Even though home prices have been rising, the National Association of Realtors® (NAR) said today that 2012 appears primed to set a record for housing affordability.  With 11 months of data in, NAR's Housing Affordability Index was at 198.2 in November, down 2.5 index points from October but 1.5 points higher than in November 2011.  When December data is compiled, NAR projects that the housing affordability index for 2012 will be a record high 194, up from 186 from 2011, the previous record year. 

The index is based on the relationship between median home price, median family income, and average mortgage interest rate.  An index of 100 is the point where a household with a median income for the local area has exactly enough income to qualify for the purchase of a median-priced single family home in that area.  The assumptions are the buyer has a 20 percent downpayment and that the resulting mortgage payment would not exceed 25 percent of gross income. The higher the index, the greater the household purchasing power and buyers with small downpayments, typical of first-time buyers, would have relatively lower affordability levels. 

In computing the index NRA used a national median home price of $180,600 and median income of $61,758.  The principal and interest payment would be $649 which represents 12.6 of household income.

In the Northeast the median home price was $230,000 and income was $71,066 resulting in an index of 180.1, up from 178.4 in October.  The Midwest had the highest index at 250.7, up 0.5 from October, based on a home price of $143,100 and income of $61,732.  In the South the median home was priced at $161,300 and the income was $56,821 for an index of 204.8, down from 210.6.  The West had the lowest affordability index of all regions at 145.8, down from 147.2.  The median home price in the west was $251,200 and the median income was 63,527.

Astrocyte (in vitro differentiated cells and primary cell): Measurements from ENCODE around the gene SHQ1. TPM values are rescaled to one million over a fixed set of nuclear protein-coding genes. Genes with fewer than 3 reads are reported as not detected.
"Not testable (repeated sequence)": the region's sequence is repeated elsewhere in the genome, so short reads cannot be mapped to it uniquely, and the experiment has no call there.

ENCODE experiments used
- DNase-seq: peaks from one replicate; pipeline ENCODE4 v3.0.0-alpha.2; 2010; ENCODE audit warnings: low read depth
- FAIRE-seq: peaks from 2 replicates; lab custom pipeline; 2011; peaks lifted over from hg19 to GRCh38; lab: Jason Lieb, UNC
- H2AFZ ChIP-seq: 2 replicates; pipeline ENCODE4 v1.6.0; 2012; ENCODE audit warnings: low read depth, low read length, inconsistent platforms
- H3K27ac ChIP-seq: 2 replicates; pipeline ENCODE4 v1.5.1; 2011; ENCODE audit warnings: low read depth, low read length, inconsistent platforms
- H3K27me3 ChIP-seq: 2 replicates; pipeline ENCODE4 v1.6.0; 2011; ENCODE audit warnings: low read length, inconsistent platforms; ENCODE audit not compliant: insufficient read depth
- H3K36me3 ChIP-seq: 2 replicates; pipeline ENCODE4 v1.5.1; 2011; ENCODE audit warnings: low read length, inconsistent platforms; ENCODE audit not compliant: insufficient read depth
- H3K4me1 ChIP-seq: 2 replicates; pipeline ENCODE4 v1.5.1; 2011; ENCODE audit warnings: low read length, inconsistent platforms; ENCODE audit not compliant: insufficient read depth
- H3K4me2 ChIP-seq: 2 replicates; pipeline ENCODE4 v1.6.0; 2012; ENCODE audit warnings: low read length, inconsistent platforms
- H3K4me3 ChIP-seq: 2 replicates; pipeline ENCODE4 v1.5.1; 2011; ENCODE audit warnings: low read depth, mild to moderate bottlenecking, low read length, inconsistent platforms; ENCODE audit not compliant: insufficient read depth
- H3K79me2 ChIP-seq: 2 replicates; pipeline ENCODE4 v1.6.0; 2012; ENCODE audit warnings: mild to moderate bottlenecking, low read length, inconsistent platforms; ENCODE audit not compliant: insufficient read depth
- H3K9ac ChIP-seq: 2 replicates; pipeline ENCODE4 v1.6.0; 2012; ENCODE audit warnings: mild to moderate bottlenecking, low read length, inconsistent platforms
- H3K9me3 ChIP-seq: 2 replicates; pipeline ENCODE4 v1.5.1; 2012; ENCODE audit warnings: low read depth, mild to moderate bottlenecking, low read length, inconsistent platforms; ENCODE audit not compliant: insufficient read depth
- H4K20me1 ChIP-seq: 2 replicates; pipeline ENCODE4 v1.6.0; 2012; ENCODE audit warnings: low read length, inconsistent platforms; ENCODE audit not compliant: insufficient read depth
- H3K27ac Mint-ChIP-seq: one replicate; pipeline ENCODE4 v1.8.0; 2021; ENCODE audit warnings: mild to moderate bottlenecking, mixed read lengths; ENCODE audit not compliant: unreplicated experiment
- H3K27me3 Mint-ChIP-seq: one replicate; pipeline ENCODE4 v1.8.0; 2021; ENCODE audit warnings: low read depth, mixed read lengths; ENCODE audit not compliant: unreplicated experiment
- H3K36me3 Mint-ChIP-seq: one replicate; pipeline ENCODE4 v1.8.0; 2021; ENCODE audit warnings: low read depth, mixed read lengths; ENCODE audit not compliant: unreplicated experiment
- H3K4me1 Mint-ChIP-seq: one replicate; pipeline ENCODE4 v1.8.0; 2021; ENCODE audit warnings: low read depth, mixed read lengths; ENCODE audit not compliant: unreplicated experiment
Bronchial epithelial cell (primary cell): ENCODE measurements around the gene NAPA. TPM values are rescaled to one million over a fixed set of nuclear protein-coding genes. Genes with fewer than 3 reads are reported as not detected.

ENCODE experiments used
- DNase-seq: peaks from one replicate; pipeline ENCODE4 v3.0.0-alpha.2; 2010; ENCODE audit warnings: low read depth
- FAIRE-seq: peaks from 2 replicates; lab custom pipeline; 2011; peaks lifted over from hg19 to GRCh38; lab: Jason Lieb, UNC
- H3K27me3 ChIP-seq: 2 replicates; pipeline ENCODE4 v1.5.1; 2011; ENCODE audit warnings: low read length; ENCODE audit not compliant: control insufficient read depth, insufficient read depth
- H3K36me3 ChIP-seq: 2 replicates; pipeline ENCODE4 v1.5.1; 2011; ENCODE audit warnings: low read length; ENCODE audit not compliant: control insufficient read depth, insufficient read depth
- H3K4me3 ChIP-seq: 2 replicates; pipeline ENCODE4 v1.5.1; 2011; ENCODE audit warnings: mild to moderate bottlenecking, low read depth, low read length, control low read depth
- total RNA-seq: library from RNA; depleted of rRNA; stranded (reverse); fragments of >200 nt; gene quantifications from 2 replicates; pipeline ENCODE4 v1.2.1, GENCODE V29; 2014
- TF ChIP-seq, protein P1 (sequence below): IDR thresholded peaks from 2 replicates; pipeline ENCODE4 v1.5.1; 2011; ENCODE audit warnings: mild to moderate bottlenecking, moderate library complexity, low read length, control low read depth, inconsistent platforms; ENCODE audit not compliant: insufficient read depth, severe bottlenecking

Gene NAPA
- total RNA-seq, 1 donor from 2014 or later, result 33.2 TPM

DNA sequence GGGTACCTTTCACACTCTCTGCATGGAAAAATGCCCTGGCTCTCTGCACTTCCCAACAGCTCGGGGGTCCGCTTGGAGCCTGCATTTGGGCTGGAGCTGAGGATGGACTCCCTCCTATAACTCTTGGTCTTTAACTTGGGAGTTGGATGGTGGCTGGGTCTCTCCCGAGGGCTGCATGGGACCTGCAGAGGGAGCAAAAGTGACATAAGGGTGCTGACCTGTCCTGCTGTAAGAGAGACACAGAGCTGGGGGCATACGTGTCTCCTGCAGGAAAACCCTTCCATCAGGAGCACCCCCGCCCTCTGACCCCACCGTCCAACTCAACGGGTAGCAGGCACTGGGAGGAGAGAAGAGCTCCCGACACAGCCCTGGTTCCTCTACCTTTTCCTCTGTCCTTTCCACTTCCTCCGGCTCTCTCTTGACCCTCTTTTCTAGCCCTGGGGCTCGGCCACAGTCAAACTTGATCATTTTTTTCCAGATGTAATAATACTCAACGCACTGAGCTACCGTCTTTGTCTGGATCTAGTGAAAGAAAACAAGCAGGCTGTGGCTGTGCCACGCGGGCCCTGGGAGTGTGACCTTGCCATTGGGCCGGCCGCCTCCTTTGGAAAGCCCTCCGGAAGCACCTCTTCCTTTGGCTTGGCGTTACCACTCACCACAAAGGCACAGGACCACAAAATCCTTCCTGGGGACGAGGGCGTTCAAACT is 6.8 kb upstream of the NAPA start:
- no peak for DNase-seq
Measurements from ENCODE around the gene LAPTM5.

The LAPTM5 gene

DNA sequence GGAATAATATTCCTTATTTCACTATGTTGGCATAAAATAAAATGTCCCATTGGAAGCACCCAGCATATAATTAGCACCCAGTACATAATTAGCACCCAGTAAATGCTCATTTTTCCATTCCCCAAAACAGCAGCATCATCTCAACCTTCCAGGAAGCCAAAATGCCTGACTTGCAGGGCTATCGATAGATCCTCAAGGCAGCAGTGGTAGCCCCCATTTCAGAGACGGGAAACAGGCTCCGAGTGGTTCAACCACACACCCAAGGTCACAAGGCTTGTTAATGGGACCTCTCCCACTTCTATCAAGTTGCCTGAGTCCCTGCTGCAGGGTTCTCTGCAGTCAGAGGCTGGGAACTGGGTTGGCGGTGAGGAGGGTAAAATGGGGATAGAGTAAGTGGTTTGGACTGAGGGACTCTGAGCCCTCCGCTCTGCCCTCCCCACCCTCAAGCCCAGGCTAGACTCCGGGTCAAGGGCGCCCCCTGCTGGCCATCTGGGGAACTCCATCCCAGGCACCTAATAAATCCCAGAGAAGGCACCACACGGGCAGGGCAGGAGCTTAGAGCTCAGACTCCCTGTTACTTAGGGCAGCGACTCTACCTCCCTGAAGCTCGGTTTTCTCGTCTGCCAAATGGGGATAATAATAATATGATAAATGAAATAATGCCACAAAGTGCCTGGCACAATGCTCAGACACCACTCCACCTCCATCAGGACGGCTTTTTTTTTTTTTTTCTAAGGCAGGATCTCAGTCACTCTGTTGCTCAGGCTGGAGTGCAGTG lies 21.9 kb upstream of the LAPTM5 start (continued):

Lawrence Yun, NAR chief economist, said home buyers are able to stay well within their means.  "Although 2012 was highest on record, the excessively tight underwriting precluded many would-be homebuyers from locking-in generational low interest rates," he said.  "Rising home prices and a gradual uptrend in mortgage interest rates will offset improvements in family income, but 2013 likely will be the third best on record in terms of household buying power.  A window of opportunity remains open for buyers who can qualify for a mortgage."

NAR projects the housing affordability index to average 160 during 2013, which means on a national basis that a median-income family would have 160 percent of the income needed to purchase a median-priced existing single-family home.  Conditions vary widely by region but even in the West, where the regional index is lower, NAR said the typical family is well positioned in most markets.

Association President Gary Thomas said the minor erosion in affordability conditions moving forward could be mitigated by bank and regulatory policies.  "Clearer rules from the government regarding future lawsuits and buybacks of Fannie and Freddie loans could encourage banks to use their massive cash holdings to originate more loans. A more sensible lending environment that makes it easier for other financially qualified buyers to get a mortgage would allow many more households to enter the market, boosting home sales as much as 10 to 15 percent," Thomas said.